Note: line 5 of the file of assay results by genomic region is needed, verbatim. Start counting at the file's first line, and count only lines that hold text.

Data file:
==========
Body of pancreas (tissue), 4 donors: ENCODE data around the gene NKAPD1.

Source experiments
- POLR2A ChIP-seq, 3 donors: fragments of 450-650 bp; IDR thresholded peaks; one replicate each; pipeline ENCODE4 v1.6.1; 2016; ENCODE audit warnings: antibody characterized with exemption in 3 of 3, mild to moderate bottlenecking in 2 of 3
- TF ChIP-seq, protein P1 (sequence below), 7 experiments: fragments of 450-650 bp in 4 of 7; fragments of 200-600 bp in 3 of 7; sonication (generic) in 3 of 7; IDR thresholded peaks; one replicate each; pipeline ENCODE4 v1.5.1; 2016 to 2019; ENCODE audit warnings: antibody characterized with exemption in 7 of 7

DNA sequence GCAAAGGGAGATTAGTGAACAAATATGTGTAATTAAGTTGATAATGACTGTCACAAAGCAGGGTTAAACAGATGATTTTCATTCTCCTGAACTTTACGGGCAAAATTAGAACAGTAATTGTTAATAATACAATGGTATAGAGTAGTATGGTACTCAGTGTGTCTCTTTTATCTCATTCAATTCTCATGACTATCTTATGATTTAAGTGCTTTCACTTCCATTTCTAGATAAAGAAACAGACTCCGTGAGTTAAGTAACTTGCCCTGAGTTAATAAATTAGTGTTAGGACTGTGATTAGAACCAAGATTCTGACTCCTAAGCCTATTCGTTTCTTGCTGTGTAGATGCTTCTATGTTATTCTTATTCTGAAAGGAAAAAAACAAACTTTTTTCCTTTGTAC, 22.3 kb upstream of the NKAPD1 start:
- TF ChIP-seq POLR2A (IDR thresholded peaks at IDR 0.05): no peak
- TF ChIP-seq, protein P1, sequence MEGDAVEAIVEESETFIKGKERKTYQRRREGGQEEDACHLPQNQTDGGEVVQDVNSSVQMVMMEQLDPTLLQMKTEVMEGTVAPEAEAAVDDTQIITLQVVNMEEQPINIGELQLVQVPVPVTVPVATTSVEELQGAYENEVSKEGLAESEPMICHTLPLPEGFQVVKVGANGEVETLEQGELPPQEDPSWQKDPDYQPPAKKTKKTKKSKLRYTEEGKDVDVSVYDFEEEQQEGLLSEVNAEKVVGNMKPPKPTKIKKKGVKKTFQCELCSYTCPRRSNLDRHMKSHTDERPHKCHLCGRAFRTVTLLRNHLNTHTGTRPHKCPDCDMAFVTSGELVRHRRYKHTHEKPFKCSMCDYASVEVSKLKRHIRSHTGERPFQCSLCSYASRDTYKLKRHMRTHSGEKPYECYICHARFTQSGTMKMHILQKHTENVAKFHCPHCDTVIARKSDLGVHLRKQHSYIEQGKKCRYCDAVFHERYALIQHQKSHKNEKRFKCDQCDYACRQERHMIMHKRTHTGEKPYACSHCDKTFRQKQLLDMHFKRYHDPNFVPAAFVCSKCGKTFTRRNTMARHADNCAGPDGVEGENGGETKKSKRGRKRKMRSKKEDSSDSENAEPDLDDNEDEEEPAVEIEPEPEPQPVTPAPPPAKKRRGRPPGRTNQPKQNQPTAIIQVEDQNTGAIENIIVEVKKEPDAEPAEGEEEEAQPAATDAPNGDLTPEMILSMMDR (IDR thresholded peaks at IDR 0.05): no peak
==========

DNA sequence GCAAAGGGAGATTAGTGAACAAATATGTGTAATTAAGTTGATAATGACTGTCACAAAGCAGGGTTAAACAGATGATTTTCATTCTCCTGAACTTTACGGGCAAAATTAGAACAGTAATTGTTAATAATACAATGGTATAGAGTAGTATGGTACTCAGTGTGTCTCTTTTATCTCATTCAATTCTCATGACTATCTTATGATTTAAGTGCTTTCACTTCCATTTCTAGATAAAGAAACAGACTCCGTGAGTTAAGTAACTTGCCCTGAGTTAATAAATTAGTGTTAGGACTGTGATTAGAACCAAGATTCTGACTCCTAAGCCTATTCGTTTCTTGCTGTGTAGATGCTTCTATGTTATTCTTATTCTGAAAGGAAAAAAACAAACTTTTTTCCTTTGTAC, 22.3 kb upstream of the NKAPD1 start: